Clemson Syracuse Football

Clemson coach Dabo Swinney, left, congratulates Syracuse coach Dino Babers after an NCAA college football game, Friday, Oct. 13, 2017, in Syracuse, N.Y. Syracuse upset Clemson, 27-24. (AP Photo/Adrian Kraus)

Adrian Kraus

SYRACUSE, N.Y. — With 6:10 to play in the game and the Clemson offense facing a fourth-and-6 from the Syracuse 41-yard line, head coach Dabo Swinney sent out his punt team.

The mission, seemingly, was to pin the Orange offense deep in its own territory in the hopes of getting another chance to either tie or win the game.

What happened on the play proved to be a microcosm of a night that nothing went right for the Tigers.

It was supposed to be a “safe play,” Swinney said. It was a play in which there were two very clear options: either roll out to the right and “Rambo” (rugby punt) the ball or, if he was uncovered, punter Will Spiers, a former quarterback, would throw the ball to safety Tanner Muse.

Somewhere in the confusion of trailing to a team that the Tigers were favored by more than 24 points to beat and looking for a spark, Spiers decided to throw the ball into triple coverage to Muse.

After Spiers drew the ire of Swinney for making the decision to throw the ball, the Tigers’ head coach took the blame for the call.

“Well, it was my decision. Everything out there is my decision. It was a very safe play,” Swinney said. “It’s a rugby punt. You only throw the ball if it’s wide open. He felt like he could drop it in there. It’s really just a punt-the-ball situation.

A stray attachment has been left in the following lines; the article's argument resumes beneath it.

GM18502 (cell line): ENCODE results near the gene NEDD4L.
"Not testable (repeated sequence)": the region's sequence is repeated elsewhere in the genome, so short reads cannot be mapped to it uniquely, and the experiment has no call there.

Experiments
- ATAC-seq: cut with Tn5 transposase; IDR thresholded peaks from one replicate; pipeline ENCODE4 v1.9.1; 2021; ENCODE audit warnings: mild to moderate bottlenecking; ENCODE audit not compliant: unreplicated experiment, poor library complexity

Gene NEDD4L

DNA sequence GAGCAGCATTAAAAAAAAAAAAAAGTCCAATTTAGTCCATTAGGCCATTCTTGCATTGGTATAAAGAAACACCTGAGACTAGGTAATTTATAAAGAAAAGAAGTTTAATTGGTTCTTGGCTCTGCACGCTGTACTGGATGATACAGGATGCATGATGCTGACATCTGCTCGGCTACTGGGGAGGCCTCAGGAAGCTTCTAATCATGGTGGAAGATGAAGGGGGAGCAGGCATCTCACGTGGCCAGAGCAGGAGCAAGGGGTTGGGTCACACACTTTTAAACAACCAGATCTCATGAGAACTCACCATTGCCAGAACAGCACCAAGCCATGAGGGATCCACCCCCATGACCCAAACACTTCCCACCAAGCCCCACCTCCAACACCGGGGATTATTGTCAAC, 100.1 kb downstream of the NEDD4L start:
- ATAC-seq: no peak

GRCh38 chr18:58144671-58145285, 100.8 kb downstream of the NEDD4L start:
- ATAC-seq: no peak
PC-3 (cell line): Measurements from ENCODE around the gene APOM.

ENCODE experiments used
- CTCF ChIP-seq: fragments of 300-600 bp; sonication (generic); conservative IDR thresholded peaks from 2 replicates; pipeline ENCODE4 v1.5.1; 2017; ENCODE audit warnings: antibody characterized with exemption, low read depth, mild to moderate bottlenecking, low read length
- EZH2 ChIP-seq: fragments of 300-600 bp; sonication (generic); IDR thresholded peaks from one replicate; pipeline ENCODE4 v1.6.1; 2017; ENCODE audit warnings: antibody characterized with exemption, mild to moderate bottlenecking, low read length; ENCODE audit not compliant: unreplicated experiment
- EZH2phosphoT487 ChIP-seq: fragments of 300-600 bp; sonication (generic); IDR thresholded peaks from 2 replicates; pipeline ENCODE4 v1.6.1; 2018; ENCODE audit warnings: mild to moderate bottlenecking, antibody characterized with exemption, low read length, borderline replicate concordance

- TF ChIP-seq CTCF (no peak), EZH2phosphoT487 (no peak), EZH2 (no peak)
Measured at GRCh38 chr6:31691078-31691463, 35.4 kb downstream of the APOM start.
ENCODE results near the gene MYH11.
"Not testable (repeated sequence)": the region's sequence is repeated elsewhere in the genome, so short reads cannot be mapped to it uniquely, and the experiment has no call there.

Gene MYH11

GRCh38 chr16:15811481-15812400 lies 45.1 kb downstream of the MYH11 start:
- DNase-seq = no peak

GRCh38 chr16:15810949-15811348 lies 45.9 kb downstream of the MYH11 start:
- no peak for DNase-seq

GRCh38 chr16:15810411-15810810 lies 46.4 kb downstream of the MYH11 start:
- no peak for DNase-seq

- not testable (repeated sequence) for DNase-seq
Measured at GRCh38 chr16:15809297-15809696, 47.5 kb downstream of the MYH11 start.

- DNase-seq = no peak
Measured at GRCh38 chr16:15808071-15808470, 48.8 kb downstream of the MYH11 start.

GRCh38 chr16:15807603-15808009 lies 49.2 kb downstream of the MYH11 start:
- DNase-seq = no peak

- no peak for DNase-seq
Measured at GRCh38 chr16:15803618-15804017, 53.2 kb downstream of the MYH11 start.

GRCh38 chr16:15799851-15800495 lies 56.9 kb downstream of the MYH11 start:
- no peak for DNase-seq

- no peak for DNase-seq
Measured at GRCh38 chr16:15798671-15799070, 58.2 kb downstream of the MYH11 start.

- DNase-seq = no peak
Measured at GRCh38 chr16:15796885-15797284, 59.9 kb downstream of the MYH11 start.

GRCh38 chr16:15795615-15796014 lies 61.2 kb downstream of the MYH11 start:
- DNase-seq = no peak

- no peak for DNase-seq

“It’s a safe play where you rugby the ball if they cover it, which they did, but we just didn’t execute. And that’s 100 percent on the coach.”

While Spiers, who entered the game averaging 43.8 yards per punt, appreciated Swinney taking the blame for the call, he understands that he has to know the time and place for taking a chance.

“I’ve got to do a better job of making the decision,” Spiers said. “I thought (Muse) had a step on the guy. But I should have just punted the ball anyway. I’ve got to move on from it. Next game.”

The Tigers did not get another chance on offense following the botched fake punt, as Syracuse ran out the remaining 6:10, securing the win.

With the Tigers out of field goal range and facing a fourth-and-6, co-offensive coordinator Jeff Scott admitted there was a discussion about whether to simply line up and run another offensive play.

As it turned out, the Tigers did run another offensive play — just not the one they had envisioned.

“There was a little bit of talk about (going for the first down), but with six minutes left, we wanted to try something else. We didn’t get it done,” Scott said.

The Tigers didn’t “get it done” on that play nor the other 56.

With the refrain from the coach es being that they did a “poor job” of having the team prepared for Syracuse, and with them bearing the blame for the Tigers’ loss, Swinney did the same when it came to Spiers.

“That’s a freshman (Spiers),” Swinney said. “I put him in that situation. It’s on me. Obviously, I didn’t do a good enough job of coaching that (play).”

4 Tigers on All-America teams

Dorian O’Daniel, Austin Bryant, Dexter Lawrence and Mitch Hyatt have all been named to midseason All-America teams.

Bryant and O’Daniel were both named to the first Associated Press Midseason All-America team announced Tuesday.

Lawrence, Hyatt and Bryant were all named to the Sporting News midseason team.

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